Wednesday, 2 September 2009

In Praise of Liberty

The Carnaby Street entrance is given a floral makeover
A doll gets a Liberty dress in the Prints Charming exhibition
A fabric covered house was artist Helen Benigson's homage to the classic Liberty print at the Prints Charming exhibition

Even Nike joins the Liberty print party

This Liberty print dress was part of Kate Moss' collection for Topshop

“Meet me in front of the flowers at Liberty.” No further directions needed. Bustling your way off Oxford Street seems to take you back in time, as the Tudor fronted store rises above you. The best time to visit is the evening, when the lights inside glow invitingly and cast a Christmassy twinkle on the street below.
Perhaps my meeting place amid the lilies and roses is poignant, as flowers and Liberty have been unquestionably intertwined for years. Go to the back entrance on Carnaby Street and the message is clear. The brick fronted facade is currently swathed in colourful florals; the iconic Betsy design. This transformation happened over night - whilst everyone was sleeping the Liberty magic was spun, and by morning a fairy dolls house stood at the end of Carnaby Street.
Unfortunately the decoration is only temporary, it celebrates the current Prints Charming exhibition (ending today). Say Liberty, and I picture the shop’s iconic black and white front, the purple bag that whispers luxury and the dark wood, curving staircases inside. But I also cannot help but think of fabric. Vintage-look, floral-covered fabric. And it is a celebration of this fabric that forms the Prints Charming Exhibition. Modern artists were asked to take the traditional designs and rework them in a modern way that was significant to them. A floral clad wendy house, teapot and bike were some of the results. Smiling dolls were dressed in Liberty dresses, and colourful armchairs were patchworked with flowers.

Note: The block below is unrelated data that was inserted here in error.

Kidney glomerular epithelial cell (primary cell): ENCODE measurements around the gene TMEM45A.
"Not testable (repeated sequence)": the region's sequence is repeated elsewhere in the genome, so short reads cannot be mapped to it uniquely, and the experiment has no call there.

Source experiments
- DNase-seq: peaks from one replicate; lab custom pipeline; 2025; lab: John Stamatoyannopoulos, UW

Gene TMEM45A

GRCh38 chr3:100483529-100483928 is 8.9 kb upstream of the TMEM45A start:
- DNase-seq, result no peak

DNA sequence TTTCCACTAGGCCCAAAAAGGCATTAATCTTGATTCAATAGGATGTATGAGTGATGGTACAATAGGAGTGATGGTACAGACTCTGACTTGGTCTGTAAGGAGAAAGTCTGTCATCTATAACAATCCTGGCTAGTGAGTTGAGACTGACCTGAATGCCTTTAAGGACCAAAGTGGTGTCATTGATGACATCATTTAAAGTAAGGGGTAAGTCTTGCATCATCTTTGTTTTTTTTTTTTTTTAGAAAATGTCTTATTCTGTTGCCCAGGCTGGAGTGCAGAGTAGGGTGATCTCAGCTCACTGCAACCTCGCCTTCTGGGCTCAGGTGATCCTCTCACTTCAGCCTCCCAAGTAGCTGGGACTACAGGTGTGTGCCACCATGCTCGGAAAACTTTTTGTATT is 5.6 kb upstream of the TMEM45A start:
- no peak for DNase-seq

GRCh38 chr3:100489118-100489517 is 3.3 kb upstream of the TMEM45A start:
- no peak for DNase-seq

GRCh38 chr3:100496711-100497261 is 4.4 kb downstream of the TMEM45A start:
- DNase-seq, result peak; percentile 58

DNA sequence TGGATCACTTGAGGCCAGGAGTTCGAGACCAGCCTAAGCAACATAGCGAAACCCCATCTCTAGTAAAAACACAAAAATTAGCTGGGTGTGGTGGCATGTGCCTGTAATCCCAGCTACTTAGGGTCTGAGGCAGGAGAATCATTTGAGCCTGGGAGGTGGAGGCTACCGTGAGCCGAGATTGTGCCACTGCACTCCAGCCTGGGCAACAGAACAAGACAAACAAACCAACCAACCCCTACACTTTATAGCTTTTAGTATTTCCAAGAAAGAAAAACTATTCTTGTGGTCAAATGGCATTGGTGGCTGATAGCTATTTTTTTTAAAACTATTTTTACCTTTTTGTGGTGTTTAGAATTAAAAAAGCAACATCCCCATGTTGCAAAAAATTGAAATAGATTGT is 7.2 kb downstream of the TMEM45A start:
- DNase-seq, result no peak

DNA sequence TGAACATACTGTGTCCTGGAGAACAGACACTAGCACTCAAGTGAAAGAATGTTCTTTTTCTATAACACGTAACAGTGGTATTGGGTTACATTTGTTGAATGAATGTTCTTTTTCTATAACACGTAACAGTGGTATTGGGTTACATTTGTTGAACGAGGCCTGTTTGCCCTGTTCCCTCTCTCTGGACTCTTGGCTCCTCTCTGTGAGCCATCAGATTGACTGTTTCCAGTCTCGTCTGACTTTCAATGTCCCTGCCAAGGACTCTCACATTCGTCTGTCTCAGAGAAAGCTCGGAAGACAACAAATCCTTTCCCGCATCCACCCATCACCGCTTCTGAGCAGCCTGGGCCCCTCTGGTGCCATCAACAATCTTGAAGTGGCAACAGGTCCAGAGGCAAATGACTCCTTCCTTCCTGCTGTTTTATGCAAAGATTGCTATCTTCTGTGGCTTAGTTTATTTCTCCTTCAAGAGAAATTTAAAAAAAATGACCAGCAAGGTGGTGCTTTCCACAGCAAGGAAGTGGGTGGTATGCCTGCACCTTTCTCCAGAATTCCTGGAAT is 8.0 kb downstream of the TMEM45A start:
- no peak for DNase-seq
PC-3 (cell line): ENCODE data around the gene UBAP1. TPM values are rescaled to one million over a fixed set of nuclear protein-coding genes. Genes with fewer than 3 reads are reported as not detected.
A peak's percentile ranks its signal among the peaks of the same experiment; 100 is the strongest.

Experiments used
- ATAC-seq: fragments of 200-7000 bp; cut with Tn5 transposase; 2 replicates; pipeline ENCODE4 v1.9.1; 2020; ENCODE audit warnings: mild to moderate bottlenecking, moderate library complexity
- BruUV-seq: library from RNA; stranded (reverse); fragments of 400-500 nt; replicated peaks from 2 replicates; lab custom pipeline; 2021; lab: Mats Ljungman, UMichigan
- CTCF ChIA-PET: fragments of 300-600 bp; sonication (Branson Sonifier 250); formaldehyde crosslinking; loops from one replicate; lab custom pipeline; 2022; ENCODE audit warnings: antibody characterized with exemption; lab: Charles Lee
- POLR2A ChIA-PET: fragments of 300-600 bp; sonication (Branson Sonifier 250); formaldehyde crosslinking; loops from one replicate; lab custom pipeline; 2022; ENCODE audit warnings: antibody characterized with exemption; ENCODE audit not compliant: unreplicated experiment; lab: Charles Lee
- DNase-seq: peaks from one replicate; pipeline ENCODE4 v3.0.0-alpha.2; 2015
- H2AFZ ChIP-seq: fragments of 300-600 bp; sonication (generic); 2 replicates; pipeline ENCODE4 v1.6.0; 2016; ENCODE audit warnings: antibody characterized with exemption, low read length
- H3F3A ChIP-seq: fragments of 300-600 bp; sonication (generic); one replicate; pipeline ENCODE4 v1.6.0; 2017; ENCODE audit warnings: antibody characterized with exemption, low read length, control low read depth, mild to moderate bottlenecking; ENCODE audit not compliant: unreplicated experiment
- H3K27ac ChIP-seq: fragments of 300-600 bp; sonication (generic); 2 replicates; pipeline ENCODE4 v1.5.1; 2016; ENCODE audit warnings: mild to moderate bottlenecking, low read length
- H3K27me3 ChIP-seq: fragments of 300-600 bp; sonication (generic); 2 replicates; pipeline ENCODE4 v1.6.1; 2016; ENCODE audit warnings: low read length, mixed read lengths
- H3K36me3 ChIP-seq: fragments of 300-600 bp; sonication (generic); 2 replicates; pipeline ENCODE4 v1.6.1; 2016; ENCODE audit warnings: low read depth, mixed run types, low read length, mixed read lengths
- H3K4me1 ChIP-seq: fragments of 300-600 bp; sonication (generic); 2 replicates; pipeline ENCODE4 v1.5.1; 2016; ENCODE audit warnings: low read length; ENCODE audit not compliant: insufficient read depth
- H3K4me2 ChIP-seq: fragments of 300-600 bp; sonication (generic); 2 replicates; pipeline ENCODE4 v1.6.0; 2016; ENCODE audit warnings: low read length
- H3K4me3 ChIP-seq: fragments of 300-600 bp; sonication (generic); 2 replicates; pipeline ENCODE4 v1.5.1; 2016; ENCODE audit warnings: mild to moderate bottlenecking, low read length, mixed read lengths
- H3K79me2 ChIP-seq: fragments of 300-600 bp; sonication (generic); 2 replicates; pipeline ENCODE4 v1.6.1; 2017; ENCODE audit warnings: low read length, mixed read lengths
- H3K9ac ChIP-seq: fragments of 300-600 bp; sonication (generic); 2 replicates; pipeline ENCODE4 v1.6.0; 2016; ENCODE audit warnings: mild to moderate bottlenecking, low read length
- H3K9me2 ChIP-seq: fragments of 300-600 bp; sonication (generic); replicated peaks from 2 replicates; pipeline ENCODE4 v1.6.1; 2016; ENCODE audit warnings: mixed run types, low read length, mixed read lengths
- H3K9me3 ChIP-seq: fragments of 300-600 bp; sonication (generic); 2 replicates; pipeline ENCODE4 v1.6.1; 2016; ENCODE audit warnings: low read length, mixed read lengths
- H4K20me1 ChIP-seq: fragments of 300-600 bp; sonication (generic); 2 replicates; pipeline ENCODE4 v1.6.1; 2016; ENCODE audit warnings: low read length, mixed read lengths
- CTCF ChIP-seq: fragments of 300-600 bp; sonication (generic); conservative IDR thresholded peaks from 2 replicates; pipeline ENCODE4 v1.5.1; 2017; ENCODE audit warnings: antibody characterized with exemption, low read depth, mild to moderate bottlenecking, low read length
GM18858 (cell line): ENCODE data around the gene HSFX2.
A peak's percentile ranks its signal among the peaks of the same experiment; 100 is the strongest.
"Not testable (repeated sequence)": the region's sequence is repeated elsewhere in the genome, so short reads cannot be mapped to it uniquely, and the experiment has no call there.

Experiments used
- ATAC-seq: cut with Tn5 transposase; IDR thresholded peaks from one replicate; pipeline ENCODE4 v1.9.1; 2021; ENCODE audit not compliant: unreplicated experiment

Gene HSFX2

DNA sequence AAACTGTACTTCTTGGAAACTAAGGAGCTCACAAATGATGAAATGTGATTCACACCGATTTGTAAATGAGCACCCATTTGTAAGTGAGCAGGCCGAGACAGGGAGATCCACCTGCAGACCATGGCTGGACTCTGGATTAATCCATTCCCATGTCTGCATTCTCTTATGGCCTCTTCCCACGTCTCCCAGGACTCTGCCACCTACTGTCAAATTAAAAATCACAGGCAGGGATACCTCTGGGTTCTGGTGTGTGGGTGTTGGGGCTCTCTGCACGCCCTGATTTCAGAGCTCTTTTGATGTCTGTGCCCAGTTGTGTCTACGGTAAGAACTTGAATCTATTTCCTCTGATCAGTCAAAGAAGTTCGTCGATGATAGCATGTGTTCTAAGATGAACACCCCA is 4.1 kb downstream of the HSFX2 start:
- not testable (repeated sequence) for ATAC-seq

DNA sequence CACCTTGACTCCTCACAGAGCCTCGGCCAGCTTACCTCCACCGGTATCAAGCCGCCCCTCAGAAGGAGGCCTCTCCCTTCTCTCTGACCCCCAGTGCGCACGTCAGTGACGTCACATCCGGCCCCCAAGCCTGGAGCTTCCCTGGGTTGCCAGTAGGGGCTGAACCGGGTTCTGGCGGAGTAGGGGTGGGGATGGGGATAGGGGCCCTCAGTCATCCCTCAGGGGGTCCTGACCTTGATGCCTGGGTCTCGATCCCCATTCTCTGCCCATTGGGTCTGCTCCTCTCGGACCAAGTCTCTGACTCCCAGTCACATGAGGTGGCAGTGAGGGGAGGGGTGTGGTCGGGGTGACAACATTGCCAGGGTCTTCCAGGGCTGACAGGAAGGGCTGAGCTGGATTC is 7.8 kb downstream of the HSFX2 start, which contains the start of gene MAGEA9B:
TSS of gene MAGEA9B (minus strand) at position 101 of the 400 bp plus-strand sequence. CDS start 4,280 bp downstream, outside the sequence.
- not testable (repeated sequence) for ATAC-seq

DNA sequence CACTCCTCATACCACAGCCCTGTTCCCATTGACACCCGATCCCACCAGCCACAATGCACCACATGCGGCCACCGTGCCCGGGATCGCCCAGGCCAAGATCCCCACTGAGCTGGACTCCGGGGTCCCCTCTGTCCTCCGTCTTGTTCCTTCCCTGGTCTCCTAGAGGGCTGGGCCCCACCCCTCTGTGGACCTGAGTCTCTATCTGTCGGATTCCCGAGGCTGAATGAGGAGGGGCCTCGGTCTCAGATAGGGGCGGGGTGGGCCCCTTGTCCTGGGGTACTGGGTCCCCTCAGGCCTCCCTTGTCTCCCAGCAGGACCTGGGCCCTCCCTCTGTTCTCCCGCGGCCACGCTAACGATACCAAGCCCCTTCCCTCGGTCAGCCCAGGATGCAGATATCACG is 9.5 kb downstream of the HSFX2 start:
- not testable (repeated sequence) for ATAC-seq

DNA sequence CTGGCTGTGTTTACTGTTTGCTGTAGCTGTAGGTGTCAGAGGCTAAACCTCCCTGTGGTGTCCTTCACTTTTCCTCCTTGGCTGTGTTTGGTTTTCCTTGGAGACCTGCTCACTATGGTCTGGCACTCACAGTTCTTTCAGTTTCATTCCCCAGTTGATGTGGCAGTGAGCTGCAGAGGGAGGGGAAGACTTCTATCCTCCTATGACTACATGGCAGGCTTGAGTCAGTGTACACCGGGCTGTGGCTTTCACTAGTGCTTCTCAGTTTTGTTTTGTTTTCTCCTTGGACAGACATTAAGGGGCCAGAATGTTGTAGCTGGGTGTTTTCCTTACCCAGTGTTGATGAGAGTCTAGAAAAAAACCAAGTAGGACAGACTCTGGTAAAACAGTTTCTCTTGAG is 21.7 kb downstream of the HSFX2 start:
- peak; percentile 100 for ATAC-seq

Liberty print fabrics have been around for over a century, since Arthur Liberty started painting fabrics in 1875. Perhaps some of the most iconic are from the 1960s - the dense all over florals that are often described as ‘Liberty print’. Even these, however, would be re-workings of much older designs. Liberty never forgets its heritage.
The prints are scented with nostalgia; chintz curtains that hung in a childhood home, a musty floral scarf dug out from your grandmother’s wardrobe, great-aunts as children in Liberty print dresses. Yet the designs are still desirable, now more so than ever.
The proof is in the Dunks. Last year Nike used the Liberty print fabric to adorn their most famous shoe. For a brand more associated with track and field than flower field, this was perhaps surprising. The shoes were a sell-out. Kate Moss was next to pay homage to the prints, using the florals in her range for Topshop. Liberty passed the Topshop test with flying colours. Not just nostalgic, the Liberty print is very much a la mode. Kate Moss says so.
For me, the Liberty florals embody British style. Taking a twee part of British heritage and messing around with it until it looks entirely new and entirely nostalgic at the same time is something British designers excel at. A reworking of a classic - like Luella giving tweed a sherbet coloured facelift last season. Similarly to tweed, florals have been a part of British style for years. Even before the printing techniques made floral fabrics available, I think the flowers were in our hearts. English roses, primness and optimism.
Liberty is a landmark. Even my french friend knows where to go when I tell her to meet me at the flower stall spilling out from the main entrance. Like the name and the black and white beams, Liberty print fabrics are iconic. And with floral prints not about to disappear any time soon, they remain coveted and stylish, and a treasure of British fashion that is worth celebrating.